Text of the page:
Regulations to Know Before Starting a Construction Drone Program
Switching from traditional base-and-rover surveying to drone surveying is one of the most effective ways to upgrade your construction workflow, setting you and your team up to make better, data-driven decisions.
Drones are more efficient, shaving days or weeks off typical surveying time. Since today’s drones are cheaper and simpler to use than traditional surveying equipment, you’ll be able to capture onsite data more effectively without exorbitantly expensive surveying equipment. Drone imaging allows you to collect and analyze data whenever you need, and with the right processing software and ground control, you can achieve survey-grade accuracy throughout your site.
One of the biggest perceived obstacles to starting a drone program is airspace and flight regulations. These regulations are actually easy to follow, and by understanding a few key laws and processes, you’ll be collecting survey-grade data with drones in no time! To that end, this article will cover the following:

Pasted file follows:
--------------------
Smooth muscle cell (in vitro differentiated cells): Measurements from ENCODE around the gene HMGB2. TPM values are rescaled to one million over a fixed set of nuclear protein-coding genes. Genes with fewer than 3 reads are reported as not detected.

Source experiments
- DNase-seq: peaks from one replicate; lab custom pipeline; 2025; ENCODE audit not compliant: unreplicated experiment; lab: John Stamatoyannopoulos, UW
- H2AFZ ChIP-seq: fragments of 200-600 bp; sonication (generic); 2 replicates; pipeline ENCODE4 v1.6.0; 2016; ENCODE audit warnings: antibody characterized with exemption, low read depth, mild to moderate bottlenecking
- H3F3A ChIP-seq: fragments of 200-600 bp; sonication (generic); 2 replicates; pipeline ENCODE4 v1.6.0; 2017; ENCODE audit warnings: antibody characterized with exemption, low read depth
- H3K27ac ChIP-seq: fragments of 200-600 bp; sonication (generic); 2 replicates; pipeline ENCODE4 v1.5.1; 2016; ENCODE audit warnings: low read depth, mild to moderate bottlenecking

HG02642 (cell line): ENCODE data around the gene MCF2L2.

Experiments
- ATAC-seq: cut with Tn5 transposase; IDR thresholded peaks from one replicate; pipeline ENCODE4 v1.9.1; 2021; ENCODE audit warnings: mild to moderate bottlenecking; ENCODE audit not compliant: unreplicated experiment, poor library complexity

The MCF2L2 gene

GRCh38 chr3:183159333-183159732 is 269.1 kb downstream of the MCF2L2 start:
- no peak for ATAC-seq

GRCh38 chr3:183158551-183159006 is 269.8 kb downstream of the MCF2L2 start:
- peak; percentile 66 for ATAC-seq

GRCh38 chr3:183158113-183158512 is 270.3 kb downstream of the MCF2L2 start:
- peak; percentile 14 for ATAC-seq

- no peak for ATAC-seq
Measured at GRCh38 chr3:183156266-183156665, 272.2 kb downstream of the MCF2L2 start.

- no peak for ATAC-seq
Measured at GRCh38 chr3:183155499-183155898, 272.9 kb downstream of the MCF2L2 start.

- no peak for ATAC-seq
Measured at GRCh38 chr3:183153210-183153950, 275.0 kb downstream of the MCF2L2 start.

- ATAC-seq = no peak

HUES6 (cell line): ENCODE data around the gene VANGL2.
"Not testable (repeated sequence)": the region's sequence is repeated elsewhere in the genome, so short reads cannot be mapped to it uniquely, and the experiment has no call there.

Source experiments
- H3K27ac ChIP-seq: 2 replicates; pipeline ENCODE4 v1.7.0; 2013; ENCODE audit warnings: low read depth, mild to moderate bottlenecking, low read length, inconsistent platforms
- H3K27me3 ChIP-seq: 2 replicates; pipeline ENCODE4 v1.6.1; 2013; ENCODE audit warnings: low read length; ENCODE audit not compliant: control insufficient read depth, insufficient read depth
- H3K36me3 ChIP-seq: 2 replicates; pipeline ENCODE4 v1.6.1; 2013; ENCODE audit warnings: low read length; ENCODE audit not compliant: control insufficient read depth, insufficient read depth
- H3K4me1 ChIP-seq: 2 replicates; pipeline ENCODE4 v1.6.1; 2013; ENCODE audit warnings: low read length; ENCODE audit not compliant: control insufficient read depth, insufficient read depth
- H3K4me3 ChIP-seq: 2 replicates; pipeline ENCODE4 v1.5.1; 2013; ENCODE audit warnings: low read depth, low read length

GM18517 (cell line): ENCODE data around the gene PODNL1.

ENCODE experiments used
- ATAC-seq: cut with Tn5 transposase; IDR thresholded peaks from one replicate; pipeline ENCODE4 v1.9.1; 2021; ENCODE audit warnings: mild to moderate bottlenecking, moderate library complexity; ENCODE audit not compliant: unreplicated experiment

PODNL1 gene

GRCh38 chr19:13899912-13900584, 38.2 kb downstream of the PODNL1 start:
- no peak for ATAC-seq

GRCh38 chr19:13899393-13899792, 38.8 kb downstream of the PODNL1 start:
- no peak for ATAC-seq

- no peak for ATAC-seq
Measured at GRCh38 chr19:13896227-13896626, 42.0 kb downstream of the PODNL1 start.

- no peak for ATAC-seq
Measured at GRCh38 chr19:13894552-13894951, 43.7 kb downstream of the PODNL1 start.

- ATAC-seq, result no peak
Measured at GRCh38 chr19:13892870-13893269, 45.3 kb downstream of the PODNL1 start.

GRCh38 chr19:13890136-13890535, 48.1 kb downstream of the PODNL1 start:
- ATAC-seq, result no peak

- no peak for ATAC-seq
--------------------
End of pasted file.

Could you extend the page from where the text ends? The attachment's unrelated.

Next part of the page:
- What makes something a drone?
- Registering your drone
- Getting licensed to fly
- Licensing resources (study guides, where to take the test)
- Understanding where you can fly
- Airspace restrictions
- Special waivers
Commercial drone regulations
A drone is a type of aircraft, albeit a tiny one. All unmanned autonomous vehicles (UAVs) are regulated by a country’s aviation authority, and rules around how, when, and if you can fly differ by country.
Each country and region has different UAV rules and regulations, with Australia and the EU introducing new regulations in 2021. For locations in the Asia Pacific region, refer to the International Civil Aviation Organization’s guidelines.